|Figure 1 Emissions increase resulting from nuclear closures|
"Twitter debate" is an oxymoron but once in a while I go down the rabbit hole, and when others get involved, it quickly devolves into a confused muddle not too unlike Alice in Wonderland.
It started when I responded to a tweet by Jonathan Gilligan:
At this point, I mentioned that fear, not economic competition had created the gap between the red and blue curves seen in Figure 1 above. After visiting his Twitter page, I'm thinking that maybe he's not all that enamored with nuclear:
Gilligan began formulating an argument to deemphasize the fear mongering of anti-nuclear groups:
Antinuclear fearmongering began in 1970s. Why does red curve only start 40 years later?
This does not explain why anti-nuclear fear mongering was so much more effective after Fukushima than after Chernobyl or Three Mile Island
...but those don't show up on the graph that Finley posted: Steady growth until a few years before Fukushima.
Thus, the story of how antinuclear fears shaped the growth of nuclear energy is more complex & dynamic than the thesis that anti-nuclear fears were responsible for decline in global nuclear output after Fukushima.
No similar declines after Chernobyl or TMI. The causal factor was present for 40 years, but the decline only recently. Thus, more to the decline than just fears.
In your argument, what caused citizens to become convinced nuclear was too dangerous after Fuku 11, but not after C'byl 86 or TMI 79?I tried to pin him down:
You're saying that 60 or so reactors in Germany and Japan would have closed post quake even without the indoctrinated unfounded fear of it.He then appears to cede that they were closed at least partly out of fear and then suggests other factors:
No. I never said that. I said that the fear is complicated, and it's only one of the many factors. 60 reactors didn't close after C'byl.
Many reasons. One is techno-optimism: renewables were much more plausible to public in 2011 than in 1986 (20% of German electricity).
I responded that "techno optimism" does not explain the suddenness of the closures in Japan and Germany. The suddenness was out of unfounded, implanted, fear. As for Chernobyl, fossil fuels were very plausible substitutes for nuclear back in 86 but didn't replace it in Russia (as they have largely done in Japan and Germany) because they had not been indoctrinated with a fear of nuclear.
Neither fear nor optimism account for the whole story. What other factors do you think contributed?
I am saying that it's more complicated than just one cause, and we don't know all the factors. You're the one saying it's one simple cause.
Conversely, I wonder ab't role of techno-optimism: growing perception that renewable power is feasible, so ppl want clean non-nuke options [emphasis mine].
He has a mildly relevant point in that fear is just one piece of misinformation being used against nuclear--it isn't safe:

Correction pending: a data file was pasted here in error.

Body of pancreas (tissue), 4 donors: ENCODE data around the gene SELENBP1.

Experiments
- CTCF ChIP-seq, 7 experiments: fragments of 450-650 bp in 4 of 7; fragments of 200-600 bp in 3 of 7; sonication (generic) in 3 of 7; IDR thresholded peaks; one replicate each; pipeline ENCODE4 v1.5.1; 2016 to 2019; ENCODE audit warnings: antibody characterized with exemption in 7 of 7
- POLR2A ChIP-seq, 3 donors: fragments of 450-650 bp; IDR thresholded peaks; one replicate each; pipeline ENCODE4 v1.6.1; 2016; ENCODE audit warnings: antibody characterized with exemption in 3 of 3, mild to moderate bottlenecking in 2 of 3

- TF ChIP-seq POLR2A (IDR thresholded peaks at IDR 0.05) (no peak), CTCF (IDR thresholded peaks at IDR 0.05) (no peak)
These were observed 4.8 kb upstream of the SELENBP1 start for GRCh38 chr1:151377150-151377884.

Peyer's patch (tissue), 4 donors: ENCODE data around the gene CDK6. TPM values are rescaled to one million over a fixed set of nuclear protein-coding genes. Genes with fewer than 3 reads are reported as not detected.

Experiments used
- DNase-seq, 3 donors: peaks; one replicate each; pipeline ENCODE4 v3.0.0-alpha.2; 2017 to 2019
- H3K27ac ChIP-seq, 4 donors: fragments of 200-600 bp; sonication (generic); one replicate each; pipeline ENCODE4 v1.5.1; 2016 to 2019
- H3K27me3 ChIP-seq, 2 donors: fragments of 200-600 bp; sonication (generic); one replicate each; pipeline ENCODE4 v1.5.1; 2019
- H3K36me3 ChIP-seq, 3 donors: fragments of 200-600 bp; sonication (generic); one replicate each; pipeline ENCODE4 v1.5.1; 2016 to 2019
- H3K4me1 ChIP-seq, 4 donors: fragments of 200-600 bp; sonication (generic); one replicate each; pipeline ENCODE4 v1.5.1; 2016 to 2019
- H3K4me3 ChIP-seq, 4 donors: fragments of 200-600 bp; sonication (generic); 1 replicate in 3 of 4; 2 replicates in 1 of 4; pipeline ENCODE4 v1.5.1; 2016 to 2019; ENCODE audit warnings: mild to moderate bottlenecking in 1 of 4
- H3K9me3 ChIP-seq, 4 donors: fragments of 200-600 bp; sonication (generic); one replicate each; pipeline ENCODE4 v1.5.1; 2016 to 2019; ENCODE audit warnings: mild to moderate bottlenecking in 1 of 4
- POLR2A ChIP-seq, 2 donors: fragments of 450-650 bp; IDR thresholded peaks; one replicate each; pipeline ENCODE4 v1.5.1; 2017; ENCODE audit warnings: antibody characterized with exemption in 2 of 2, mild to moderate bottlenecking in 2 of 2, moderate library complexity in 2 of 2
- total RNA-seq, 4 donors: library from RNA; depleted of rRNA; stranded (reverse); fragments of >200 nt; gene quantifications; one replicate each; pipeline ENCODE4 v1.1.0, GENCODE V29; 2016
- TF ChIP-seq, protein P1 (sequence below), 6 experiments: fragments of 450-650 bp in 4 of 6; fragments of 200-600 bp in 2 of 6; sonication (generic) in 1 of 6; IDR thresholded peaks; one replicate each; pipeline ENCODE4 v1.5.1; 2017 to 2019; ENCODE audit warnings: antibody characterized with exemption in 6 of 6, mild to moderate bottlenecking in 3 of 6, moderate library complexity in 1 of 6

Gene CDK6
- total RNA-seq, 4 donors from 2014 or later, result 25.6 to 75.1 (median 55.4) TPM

|New Scientist Graphic and Greenpeace version of it (added wind, ignored hydro)|
...it isn't clean:
The groups over-hyping solar/wind/HVDC Super Grids (the techno optimists, except when it comes to new nuclear) tend to be quite negative about nuclear (Mark Jacobson is rabidly anti-nuclear).
Clearly, and unequivocally, Japanese and German reactors were not closed by economic competition. Fear is the link that all of the other arguments for the closing of Japanese and German nuclear hang from. Without the fear factor, those reactors would still be up and running.
In a nutshell, the world can thank the misinformation disseminated by anti-nuclear groups for nullifying most, if not all, emissions reductions from wind and solar combined since 2000.
If Figure 1 starts to gain traction (finds its way into other articles as my aerospace/nuclear industry analogy did), we can expect to see the formulation of more counter-arguments to deflect the blame away from anti-nuclear fear mongering for largely nullifying the progress of wind and solar. Watch for it.
Because all studies depend on input assumptions, by assuming that there is an extra cycling penalty on natural gas used to follow the many ups and downs of wind and solar and assuming a reduction in capacity factor for aging wind and solar farms, it wasn't difficult to tweak assumptions to show that the closure of nuclear has nullified all emissions reductions from wind and solar since 2000.
A spreadsheet showing the assumed factors as variables allow one to see the impact of choosing different assumptions. A serious study would be vastly more complex and should include error bands and on and on. My simple spreadsheet (screenshot in Figure 2) is substantially simplified, serving only to demonstrate some of the factors that would be considered to quantify emissions nullification. Like any study, it's biased, and in this case, the bias is in a direction to make my points about research bias as well as the lack of progress resulting from the closing of nuclear.
|Figure 2: Spreadsheet Screenshot of Simple Study to Demonstrate Potential Emissions Nullification|
Update 7/24/2017: Added last two paragraphs and figure 2.